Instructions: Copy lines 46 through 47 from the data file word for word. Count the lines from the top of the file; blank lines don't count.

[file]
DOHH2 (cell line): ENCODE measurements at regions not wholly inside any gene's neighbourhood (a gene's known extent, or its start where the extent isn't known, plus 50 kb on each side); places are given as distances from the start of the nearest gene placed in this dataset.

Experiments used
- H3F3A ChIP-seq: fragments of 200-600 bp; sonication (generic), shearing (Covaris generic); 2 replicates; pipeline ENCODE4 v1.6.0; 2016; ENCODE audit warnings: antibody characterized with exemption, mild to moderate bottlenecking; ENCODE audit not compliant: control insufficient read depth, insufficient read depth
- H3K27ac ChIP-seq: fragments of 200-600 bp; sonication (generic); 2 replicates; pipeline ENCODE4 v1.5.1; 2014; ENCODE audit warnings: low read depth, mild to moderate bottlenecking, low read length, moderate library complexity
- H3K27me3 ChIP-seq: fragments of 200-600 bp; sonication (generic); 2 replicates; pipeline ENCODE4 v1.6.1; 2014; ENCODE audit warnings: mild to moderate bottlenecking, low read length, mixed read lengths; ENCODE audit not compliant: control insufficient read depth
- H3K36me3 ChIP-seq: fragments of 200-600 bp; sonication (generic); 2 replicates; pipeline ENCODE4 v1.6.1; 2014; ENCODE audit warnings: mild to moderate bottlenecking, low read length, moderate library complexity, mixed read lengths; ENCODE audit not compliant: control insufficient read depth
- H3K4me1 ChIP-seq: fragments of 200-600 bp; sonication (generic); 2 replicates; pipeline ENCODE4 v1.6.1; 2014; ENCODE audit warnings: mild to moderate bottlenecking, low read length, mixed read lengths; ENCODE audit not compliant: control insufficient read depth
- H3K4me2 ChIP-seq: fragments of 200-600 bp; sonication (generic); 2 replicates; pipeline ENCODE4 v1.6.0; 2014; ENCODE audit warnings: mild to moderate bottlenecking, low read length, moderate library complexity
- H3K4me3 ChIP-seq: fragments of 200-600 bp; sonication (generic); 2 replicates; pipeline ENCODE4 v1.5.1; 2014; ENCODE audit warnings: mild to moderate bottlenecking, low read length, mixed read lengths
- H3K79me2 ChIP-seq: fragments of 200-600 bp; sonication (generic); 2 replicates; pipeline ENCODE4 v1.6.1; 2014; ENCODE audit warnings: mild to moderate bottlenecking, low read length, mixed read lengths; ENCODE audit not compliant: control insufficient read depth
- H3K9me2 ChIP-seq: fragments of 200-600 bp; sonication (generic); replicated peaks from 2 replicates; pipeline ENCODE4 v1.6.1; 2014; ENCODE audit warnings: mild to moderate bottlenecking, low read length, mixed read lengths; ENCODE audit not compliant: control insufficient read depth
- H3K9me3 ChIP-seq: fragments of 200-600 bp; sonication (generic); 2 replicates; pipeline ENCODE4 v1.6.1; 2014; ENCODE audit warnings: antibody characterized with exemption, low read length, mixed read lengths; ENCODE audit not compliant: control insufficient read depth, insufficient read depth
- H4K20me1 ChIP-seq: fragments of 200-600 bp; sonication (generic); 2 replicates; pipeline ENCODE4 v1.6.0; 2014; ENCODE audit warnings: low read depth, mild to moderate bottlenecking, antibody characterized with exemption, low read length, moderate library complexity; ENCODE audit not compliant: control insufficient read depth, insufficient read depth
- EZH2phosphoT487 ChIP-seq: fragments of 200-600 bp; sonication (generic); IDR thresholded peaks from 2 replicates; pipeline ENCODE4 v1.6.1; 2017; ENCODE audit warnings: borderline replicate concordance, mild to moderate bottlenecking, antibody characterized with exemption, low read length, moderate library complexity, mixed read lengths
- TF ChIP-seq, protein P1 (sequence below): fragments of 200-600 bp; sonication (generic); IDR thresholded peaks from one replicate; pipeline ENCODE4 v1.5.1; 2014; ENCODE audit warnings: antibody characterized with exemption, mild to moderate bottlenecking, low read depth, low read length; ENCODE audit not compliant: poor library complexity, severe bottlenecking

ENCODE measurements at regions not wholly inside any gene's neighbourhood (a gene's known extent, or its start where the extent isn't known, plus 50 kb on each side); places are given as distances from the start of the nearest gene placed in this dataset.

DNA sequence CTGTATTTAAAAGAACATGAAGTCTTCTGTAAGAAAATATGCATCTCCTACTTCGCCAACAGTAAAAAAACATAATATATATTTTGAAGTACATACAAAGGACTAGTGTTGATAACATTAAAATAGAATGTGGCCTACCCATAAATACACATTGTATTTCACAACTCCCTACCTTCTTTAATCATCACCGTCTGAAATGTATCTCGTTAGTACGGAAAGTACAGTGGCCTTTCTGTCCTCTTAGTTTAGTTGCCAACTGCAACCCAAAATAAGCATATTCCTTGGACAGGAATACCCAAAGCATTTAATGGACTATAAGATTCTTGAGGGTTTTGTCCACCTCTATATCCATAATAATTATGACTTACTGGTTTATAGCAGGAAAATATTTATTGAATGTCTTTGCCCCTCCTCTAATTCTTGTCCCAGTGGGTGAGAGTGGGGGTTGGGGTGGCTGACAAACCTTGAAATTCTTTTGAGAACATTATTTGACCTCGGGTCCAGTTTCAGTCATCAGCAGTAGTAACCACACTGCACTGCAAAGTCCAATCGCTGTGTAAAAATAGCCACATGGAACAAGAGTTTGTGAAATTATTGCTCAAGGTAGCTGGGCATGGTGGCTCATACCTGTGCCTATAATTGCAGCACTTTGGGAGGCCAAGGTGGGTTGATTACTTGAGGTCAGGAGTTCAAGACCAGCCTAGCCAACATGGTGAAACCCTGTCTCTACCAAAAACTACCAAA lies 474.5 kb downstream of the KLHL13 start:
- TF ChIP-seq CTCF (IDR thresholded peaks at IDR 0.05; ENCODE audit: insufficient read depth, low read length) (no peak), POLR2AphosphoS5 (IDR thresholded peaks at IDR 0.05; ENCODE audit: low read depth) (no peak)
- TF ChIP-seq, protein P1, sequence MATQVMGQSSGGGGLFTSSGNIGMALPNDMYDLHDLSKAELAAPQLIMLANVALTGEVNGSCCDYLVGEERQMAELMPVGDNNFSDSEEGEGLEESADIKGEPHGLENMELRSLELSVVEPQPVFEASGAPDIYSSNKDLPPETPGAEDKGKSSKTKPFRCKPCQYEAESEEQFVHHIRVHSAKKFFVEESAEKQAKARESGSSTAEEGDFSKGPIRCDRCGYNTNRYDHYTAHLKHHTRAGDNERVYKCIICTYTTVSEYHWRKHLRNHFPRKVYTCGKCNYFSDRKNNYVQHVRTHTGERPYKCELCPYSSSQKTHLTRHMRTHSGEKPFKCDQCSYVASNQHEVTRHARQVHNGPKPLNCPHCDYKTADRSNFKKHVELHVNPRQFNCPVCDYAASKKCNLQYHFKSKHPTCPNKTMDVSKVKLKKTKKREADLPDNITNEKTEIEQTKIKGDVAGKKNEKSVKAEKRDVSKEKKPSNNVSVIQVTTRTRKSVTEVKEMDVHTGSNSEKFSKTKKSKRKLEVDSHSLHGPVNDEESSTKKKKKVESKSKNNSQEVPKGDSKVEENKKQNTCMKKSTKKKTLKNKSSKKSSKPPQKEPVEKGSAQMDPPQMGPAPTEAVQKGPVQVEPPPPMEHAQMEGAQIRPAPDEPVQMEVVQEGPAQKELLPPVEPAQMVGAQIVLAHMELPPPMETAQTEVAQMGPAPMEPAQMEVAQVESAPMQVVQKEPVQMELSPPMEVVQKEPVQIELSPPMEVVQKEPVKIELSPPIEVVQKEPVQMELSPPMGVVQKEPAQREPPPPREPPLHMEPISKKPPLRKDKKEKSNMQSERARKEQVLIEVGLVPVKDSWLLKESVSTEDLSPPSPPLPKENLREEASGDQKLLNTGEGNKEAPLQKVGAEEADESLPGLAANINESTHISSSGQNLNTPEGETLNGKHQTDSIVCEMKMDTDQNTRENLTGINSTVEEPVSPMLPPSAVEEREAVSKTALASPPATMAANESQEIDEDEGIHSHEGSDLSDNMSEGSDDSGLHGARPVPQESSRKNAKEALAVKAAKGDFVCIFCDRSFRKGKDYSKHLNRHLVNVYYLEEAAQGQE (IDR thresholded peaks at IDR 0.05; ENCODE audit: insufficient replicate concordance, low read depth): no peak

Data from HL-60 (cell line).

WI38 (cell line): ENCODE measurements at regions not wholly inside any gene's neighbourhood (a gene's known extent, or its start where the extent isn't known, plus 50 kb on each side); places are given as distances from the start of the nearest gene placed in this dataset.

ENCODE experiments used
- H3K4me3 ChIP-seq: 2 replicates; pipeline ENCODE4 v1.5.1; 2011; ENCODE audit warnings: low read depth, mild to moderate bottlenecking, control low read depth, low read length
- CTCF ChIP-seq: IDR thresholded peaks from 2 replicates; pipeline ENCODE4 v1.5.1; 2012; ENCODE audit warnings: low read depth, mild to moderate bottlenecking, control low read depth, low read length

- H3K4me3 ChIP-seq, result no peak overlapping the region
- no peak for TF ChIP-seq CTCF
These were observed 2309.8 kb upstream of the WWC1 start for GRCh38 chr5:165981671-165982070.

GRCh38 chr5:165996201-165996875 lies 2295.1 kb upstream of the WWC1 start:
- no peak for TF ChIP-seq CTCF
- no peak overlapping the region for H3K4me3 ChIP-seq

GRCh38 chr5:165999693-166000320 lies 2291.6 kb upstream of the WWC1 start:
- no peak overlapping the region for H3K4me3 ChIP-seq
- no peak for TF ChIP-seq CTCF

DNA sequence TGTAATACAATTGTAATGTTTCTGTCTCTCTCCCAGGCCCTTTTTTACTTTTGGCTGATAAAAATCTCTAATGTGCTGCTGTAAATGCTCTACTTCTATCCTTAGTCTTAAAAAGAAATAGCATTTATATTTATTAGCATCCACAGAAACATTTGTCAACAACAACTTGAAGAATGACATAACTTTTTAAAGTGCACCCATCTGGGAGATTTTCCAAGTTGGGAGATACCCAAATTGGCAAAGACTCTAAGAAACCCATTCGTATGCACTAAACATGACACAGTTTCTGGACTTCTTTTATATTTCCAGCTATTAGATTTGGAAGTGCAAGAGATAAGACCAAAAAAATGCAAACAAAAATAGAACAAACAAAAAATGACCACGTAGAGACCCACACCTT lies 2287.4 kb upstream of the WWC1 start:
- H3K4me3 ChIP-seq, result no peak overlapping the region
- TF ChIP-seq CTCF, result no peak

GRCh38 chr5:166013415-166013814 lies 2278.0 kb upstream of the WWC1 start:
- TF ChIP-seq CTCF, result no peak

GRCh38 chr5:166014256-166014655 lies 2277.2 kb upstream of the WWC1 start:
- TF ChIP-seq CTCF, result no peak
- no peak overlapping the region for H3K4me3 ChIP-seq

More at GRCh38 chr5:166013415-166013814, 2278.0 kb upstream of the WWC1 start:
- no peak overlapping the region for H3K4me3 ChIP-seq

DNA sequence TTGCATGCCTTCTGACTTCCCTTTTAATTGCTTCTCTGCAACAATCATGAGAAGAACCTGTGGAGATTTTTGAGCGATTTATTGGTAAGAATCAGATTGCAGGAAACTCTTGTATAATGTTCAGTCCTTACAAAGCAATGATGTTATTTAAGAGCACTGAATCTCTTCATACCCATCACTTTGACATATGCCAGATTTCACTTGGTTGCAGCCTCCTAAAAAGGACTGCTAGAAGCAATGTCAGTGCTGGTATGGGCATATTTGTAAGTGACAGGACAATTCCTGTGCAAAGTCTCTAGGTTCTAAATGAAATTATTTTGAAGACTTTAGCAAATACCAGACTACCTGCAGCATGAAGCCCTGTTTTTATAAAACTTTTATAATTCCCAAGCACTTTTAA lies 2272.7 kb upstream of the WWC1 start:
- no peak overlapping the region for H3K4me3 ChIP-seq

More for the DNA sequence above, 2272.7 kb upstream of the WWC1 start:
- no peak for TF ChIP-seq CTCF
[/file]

More for the DNA sequence above, 2272.7 kb upstream of the WWC1 start:
- no peak for TF ChIP-seq CTCF